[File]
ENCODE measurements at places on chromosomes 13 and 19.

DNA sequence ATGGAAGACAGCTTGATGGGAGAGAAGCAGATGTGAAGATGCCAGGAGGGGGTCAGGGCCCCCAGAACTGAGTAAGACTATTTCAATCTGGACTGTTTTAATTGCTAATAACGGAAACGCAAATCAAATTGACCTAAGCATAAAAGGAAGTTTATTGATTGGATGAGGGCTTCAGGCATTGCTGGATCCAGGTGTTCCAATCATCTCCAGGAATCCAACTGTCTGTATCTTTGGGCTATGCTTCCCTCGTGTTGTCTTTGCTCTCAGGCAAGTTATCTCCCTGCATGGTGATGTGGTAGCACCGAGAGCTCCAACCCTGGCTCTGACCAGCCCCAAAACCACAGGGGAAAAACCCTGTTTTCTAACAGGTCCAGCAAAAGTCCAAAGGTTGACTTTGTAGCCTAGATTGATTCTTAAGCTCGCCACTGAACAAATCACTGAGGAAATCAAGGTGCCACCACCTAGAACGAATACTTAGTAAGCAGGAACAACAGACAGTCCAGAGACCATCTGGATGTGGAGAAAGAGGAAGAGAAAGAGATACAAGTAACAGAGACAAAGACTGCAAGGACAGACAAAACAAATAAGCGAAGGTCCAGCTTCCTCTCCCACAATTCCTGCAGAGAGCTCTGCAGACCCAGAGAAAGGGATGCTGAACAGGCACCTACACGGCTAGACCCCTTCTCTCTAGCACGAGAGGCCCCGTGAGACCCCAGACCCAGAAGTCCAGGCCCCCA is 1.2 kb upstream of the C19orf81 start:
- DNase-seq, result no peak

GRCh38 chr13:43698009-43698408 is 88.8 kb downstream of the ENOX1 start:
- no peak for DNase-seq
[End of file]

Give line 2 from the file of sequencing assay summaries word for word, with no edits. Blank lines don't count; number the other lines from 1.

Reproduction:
DNA sequence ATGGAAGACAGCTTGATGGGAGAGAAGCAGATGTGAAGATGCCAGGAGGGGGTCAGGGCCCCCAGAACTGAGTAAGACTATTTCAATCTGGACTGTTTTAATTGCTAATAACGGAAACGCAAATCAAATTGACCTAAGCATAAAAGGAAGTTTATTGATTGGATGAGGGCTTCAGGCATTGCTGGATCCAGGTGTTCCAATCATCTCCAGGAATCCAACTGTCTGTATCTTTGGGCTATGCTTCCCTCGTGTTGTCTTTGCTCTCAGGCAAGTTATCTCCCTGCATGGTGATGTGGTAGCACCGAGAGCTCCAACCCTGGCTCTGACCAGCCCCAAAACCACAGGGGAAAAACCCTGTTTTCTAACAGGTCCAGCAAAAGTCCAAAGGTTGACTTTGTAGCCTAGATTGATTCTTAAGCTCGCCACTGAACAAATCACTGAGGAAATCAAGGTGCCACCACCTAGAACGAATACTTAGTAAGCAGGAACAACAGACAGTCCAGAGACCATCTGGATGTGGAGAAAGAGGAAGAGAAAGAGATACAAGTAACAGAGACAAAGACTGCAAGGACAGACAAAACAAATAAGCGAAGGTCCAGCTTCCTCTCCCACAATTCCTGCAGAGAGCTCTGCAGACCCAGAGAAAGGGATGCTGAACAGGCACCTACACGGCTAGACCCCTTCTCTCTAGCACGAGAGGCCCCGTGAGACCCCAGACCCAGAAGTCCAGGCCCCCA is 1.2 kb upstream of the C19orf81 start: